Charity Schools

The rise of "charity schools" in the late 17th century, dramatically increased literacy throughout Europe. These schools taught poor children to read and write. Often organized by religious organizations, they often provided clothing and education free. The students were often assisted with a trade.

Oral to Silent Reading Experiences

As books became increasingly commonplace, people relied less on oral reading and more on independent, silent reading for entertainment and education.

reading

However, plays continued to be a popular form of entertainment in both the live and printed form. The Book of the Play: Playwrights, Stationers, and Readers in Early Modern England (2006, 34-35) edited by Marta Straznicky explored the connection between plays and book history. In her chapter, Clegg notes that there was a wide play-reading audience. She notes that readers of plays were

"seen as well-educated gentlemen, occasionally as guild members, women, and men about town. They read plays as pastimes, as a pleasurable activity, but also they read for edification. For the playwrights and printers who thought of readers at all (and not all of them did), the reader of plays was someone to be delighted and taught - like the readers of any other English Renaissance literature."

The Beginnings of the Novel

miguelPublished in two parts in 1605 and 1615, Don Quixote de la Mancha by Miguel de Cervantes (1547-1616) became the first novel to the published. Poking fun at the chivalric romance and folk heroes of the past, its use of satire reflected the increasingly literate society. To understand the connection with earlier works like Le Morte d'Arthur, readers needed access to the earlier body of works that well-stocked private and public libraries provided. Without the availability of printed books, readers wouldn't understand the references made in the Don Quixote.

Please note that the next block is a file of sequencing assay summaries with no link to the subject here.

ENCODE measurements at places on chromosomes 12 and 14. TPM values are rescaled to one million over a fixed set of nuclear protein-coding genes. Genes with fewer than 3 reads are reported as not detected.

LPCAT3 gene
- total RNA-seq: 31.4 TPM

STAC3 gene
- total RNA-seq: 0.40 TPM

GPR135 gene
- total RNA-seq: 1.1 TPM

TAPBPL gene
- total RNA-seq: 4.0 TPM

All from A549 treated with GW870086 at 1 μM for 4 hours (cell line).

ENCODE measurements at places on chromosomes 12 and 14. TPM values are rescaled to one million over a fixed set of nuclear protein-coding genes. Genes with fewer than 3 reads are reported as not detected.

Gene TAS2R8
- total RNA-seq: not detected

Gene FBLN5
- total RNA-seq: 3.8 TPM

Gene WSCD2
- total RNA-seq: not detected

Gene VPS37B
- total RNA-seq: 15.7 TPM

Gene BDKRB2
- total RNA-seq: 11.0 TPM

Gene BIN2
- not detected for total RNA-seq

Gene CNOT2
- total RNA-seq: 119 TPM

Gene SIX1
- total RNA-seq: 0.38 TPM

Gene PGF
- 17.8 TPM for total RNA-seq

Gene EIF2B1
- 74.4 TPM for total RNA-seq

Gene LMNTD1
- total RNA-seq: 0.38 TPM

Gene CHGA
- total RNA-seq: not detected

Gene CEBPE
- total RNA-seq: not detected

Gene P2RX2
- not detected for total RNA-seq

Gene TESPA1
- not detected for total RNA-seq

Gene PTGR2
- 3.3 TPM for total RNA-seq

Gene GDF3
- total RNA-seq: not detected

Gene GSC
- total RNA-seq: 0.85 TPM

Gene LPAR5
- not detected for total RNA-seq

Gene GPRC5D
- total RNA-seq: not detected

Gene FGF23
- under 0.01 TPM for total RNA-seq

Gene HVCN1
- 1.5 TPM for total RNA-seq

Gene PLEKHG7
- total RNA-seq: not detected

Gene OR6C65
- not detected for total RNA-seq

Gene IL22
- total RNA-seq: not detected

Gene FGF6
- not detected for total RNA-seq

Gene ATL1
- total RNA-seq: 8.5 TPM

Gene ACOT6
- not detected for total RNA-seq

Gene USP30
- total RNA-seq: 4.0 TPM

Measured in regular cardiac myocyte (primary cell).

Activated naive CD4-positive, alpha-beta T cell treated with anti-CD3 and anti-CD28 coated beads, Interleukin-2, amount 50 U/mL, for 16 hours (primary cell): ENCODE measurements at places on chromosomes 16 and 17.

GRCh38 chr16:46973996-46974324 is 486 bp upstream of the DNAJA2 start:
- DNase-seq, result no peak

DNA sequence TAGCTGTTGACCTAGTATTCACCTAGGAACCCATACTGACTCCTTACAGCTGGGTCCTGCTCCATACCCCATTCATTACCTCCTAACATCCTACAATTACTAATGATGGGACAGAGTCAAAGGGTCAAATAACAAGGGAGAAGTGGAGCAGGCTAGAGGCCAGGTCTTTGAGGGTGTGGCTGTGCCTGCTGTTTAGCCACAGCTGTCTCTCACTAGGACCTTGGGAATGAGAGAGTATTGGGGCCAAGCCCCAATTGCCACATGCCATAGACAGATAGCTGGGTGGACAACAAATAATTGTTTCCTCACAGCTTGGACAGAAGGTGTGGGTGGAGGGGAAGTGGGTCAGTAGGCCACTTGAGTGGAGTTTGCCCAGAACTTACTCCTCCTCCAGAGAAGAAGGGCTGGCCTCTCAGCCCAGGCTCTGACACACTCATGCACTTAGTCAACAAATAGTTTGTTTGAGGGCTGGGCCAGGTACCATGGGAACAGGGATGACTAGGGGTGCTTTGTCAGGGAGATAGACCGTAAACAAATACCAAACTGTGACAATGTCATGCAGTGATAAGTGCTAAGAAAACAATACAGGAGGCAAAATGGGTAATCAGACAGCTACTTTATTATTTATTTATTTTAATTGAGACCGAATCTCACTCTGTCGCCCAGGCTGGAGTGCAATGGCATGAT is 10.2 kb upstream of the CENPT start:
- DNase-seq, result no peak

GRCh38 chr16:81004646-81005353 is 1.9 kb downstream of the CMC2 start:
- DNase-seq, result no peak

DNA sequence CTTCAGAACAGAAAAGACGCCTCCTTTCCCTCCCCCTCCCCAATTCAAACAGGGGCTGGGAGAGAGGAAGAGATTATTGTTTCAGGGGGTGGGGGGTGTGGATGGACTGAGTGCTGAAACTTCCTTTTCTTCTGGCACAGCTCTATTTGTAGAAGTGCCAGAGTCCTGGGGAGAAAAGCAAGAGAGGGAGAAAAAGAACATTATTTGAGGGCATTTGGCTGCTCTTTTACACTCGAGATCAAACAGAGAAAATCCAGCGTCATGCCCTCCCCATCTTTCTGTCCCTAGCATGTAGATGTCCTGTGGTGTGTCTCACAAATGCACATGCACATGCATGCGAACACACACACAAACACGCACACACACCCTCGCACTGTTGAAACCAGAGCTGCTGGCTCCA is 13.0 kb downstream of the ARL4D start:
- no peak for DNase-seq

The image on the right shows Miguel de Cervantes.

Other early novelists like John Bunyan (1628-1688), Daniel Defoe (c1660-1731), and Jonathan Swift (1667-1745) laid the foundation for future novelists. Ian Watt (2001, 13) in The Rise of the Novel: Studies in Defoe, Richardson and Fielding, states that

"Previous literary forms had reflected the general tendency of their cultures to make conformity to traditional practice the major test of truth: the plots of classical and renaissance epic, for example, were based on past history or fable, and the merits of the author's treatment were judged largely according to a view of literary decorum derived from the accepted models in the genre. This literary traditionalism was first and most fully challenged by the novel, whose primary criterion was truth to individual experience - individual experience which is always unique and therefore new. The novel is thus the logical literary vehicle of a culture which, in the last few centuries, has set an unprecedented value on originality, on the novel; and it is therefore well named."

In The Origins of the English Novel, 1600-1740, Michael McKeon (1987, 133) explains that

"the novel emerged in early modern England as a new literary fiction designed to engage the social and ethical problems that established literary fictions could no longer mediate - which is to say, both represent and conceal - with conviction."

In France, the 18th century was the age of the Baroque adventure novel. Harthan (1981) notes that French novel reading was becoming popular in cultured circles. However it had yet reached the general public. The characters were aristocratic and the settings were fictionalized classical or medieval settings. The adventures included love affairs, combat, and magicians.

The Scientific Revolution

keplerAlthough some historians dislike the term "scientific revolution", the term describes the growth of knowledge and rapid dissemination of ideas during this century. Joseph Ben-David (1991) noted that rapid scientific developments occurred in those areas where information was being distributed and shared.